Jacksonville Link To Adam Walsh Killer
27 years is a long time to look for closure. It finally came today from the Hollywood, Florida police chief who announced that the 1981 murder of Adam Walsh had been solved, according to this news article.
Adam was never seen alive after his mother lost him in a mall Sears store. Reportedly the 6-year-old had gone to look at the video arcade just as a 17-year old guard told all of the kids to leave.
Adam’s head was found in a Florida canal two weeks later. His body was never found. His father, John Walsh went on to become the host of the Fox show, “Americas Most Wanted,” and an advocate for children’s rights and for curtailing the rights of perpetrators, especially pedophiles.
The man named today was a long time suspect and no surprise. After 27 years, the police department finally admitted the investigation was botched, evidence was lost and DNA matches could not be performed with the missing evidence. Walsh knew all along Toole was the man. Toole had even confessed then recanted his confession.
Ottis Toole came from the Springfield section of downtown Jacksonville. Born in 1947 to poverty, Toole’s father abandoned the family when he was six. Toole reportedly claimed to have been sexually abused at the age of six. He reportedly had learning disorders, was illiterate and suffered from epilepsy.
Toole claims he started murdering when he was 14 years old. Police didn’t know what to believe. Back there was no DNA evidence to make a match, even for the blood found in the trunk of his car after Adam was kidnapped.
Former Jacksonville homicide detective Jesse “Buddy” Terry says he, along with Walsh, never doubted that Toole killed the boy. Toole had confessed to Terry about the beheading in 1983, even showing Terry where he killed the boy.
“He told us he killed a little boy down South and it made headlines,” Terry told the Florida Times Union in a phone interview.
Terry they inquired and found out about the Walsh case and contacted Hollywood, Florida police.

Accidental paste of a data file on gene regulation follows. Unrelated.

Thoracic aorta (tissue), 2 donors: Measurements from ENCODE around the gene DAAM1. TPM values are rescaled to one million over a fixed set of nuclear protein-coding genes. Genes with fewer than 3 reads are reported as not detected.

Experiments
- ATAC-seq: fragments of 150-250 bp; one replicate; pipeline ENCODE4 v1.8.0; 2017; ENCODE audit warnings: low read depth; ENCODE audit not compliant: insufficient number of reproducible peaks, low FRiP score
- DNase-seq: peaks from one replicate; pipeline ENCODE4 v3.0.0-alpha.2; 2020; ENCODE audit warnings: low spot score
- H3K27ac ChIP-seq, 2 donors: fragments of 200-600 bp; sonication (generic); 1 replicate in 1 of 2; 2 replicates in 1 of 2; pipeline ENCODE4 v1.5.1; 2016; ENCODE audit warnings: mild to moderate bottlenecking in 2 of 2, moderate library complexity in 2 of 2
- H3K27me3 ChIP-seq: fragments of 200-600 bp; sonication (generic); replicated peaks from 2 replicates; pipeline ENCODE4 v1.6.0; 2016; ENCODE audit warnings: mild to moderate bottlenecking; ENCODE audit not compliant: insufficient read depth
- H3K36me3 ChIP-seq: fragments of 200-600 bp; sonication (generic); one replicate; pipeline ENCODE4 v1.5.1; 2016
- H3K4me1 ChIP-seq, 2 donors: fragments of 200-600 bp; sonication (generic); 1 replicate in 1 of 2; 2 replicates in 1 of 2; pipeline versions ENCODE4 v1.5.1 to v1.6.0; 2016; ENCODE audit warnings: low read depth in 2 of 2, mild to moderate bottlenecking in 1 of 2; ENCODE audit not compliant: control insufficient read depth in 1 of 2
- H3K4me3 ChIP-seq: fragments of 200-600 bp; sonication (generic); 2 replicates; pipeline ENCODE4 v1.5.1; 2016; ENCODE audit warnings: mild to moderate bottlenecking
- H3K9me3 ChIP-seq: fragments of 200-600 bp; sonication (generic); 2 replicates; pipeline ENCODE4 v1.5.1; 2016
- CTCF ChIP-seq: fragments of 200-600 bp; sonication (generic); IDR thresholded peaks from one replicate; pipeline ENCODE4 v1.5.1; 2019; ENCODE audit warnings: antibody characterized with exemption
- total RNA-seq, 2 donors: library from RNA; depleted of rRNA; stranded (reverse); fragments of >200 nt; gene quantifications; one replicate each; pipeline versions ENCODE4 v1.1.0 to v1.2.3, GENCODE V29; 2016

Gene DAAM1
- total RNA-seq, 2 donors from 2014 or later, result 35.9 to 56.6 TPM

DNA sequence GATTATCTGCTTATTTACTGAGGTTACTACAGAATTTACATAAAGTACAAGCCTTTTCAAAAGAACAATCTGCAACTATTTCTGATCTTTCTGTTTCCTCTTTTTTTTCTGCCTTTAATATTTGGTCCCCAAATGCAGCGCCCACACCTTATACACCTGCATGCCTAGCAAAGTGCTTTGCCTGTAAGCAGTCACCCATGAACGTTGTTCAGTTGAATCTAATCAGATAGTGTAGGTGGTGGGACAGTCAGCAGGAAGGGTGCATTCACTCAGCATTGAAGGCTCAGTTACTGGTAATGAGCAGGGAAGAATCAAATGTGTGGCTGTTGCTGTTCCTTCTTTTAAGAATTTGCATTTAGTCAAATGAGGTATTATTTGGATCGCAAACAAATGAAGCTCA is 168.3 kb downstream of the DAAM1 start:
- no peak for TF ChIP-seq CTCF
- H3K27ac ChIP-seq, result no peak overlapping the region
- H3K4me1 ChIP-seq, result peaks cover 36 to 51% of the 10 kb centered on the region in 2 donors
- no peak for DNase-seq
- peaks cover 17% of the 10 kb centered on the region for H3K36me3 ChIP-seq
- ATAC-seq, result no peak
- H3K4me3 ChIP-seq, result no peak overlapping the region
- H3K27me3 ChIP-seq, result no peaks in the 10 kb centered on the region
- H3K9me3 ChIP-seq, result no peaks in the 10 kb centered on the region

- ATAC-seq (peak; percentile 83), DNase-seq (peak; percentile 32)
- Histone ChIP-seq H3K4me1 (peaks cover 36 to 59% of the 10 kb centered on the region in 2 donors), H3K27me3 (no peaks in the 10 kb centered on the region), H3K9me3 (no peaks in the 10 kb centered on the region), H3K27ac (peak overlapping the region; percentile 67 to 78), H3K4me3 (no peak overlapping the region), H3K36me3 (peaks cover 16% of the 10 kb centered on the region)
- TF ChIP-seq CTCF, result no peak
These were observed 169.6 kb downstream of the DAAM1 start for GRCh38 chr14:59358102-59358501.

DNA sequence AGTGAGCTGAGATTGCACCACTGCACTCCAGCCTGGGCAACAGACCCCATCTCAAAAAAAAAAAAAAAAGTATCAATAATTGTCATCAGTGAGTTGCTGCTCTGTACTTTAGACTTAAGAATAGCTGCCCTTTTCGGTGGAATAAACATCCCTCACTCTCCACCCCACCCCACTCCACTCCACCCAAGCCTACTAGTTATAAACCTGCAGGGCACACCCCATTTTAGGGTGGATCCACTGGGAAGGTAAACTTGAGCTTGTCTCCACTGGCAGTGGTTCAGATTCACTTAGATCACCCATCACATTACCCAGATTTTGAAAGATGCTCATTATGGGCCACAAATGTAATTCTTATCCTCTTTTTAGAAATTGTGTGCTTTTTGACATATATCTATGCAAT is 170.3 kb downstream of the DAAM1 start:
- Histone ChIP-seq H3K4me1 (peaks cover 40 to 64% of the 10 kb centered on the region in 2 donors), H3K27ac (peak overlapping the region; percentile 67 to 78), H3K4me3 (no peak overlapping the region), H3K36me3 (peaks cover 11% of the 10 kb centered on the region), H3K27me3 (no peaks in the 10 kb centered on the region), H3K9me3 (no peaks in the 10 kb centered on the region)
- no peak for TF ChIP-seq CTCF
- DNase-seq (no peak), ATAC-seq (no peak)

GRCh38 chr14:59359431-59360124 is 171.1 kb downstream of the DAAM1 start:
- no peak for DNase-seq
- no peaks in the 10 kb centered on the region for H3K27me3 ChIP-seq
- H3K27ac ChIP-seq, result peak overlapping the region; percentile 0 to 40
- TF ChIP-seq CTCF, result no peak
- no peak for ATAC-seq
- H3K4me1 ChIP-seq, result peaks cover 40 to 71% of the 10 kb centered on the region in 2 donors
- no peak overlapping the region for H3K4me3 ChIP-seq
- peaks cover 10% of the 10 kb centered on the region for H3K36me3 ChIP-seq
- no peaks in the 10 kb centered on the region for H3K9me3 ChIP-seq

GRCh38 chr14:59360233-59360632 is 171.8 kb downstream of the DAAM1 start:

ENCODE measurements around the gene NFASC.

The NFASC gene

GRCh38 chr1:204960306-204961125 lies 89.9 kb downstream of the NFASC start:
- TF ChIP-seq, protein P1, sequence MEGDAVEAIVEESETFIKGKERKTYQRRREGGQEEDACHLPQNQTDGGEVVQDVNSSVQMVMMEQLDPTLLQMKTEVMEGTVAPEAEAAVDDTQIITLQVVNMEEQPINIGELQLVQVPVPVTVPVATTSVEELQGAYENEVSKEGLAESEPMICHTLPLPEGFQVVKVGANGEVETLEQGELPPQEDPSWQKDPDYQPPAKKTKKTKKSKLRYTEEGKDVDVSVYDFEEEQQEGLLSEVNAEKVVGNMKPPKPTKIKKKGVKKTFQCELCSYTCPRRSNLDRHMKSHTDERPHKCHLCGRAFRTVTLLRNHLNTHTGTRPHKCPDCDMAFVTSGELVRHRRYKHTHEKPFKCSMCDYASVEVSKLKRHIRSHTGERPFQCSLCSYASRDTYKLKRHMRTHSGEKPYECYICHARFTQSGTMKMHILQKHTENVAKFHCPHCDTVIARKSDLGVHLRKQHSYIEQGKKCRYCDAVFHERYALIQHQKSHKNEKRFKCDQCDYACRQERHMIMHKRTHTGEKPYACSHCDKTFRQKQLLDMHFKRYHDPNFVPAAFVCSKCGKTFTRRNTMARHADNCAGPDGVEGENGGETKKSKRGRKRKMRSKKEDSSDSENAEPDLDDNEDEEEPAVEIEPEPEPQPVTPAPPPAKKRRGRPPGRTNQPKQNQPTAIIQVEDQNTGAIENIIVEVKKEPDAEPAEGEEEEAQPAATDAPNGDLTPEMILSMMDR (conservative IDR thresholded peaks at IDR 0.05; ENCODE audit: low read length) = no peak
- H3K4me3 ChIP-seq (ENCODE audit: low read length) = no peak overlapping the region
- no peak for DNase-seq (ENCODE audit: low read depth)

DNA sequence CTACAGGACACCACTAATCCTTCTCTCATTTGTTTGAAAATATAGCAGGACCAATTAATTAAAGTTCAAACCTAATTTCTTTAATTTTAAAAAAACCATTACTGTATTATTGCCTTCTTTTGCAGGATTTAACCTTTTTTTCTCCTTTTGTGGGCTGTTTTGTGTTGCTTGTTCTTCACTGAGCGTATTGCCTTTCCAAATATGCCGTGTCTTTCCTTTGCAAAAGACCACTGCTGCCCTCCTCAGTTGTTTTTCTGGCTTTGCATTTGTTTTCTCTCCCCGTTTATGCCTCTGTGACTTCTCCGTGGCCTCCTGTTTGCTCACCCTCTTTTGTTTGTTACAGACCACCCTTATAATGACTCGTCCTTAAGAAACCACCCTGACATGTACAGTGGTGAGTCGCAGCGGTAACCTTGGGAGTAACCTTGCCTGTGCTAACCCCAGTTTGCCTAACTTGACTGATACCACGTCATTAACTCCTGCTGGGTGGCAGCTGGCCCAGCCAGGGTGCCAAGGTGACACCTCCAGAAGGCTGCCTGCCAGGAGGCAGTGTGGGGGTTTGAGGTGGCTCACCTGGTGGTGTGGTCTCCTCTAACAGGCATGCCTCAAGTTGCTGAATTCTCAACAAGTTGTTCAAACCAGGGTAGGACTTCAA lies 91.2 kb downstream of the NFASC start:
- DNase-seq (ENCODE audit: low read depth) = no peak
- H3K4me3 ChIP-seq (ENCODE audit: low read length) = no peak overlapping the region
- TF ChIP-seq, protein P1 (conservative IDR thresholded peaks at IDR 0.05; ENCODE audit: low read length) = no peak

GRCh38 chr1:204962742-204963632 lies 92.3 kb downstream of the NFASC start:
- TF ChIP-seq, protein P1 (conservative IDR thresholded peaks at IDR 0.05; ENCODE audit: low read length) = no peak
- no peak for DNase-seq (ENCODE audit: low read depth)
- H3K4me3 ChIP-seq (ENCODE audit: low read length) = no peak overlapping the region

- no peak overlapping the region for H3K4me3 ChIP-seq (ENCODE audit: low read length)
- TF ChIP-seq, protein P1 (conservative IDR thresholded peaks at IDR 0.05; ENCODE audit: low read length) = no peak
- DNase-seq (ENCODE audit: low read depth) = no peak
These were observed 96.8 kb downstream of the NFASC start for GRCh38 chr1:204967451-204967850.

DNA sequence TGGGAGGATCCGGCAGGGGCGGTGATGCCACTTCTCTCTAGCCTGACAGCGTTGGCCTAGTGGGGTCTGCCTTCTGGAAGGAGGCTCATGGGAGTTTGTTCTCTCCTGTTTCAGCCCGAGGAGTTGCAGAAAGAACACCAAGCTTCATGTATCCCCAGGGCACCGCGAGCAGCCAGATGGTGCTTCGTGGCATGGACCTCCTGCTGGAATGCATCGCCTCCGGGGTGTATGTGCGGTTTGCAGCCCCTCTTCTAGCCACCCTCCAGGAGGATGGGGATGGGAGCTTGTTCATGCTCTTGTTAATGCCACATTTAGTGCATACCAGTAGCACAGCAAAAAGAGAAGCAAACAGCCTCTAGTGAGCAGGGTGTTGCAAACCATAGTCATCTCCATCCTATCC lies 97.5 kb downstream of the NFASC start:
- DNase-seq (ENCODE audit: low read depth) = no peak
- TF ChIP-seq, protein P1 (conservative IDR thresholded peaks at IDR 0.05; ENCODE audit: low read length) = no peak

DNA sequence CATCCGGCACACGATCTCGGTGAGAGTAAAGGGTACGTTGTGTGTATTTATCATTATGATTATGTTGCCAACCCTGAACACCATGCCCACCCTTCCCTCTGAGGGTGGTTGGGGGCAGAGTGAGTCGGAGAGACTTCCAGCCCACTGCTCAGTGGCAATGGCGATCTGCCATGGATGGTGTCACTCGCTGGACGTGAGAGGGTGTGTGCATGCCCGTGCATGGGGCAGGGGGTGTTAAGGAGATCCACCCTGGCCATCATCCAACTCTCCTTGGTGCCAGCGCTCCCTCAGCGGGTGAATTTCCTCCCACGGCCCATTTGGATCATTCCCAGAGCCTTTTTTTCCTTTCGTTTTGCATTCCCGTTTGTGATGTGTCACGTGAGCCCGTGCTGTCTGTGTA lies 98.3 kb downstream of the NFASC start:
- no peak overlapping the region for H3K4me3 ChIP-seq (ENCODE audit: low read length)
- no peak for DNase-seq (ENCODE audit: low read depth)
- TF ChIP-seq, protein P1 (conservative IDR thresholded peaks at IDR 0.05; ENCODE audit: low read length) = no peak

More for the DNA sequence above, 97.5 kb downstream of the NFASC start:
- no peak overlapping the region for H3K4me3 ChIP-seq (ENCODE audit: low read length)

But Hollywood police thought that Terry coerced the confession and provided confidential information to Toole about the case so he could write a book and gain movie rights to Toole’s life story.
Terry told the Florida Times-Union, he feels with the closing of this case, his reputation has finally been salvaged.
“It’s about time,” Terry, 71, said of the case’s resolution. “We had no book deal or anything else.”
Toole died in prison more than a decade ago, allegedly giving his niece a deathbed confession to the crime. He had confessed to more than 100 murders, many with serial killer Henry Lee Lucas whom he met in a Jacksonville soup kitchen. Police could never determine if the confessions, punctuated by homosexuality, dressing as a woman, male prostitution, and cannibalism, were true.
Finally Toole was convicted for killing 64-year old George Sonnenburg in 1982 in an arson-murder. Toole was accused of locking up Sonnenburg in his Jacksonville home and setting the house on fire, killing him. Toole was also convicted of killing a prostitute and a 19-year old Tallahassee teenage girl.
“I have no doubt, I’ve never had any doubt,” Walsh always said.
Ironically, the child protection laws that Adam Walsh’s death sparked might have helped intervene in the life that his mentally incompetent and sexually abused child who became the killer Toole.
As many of the laws now encourage, step in and help a child you see in trouble. You might be averting the creation of a serial killer and save many lives down the line.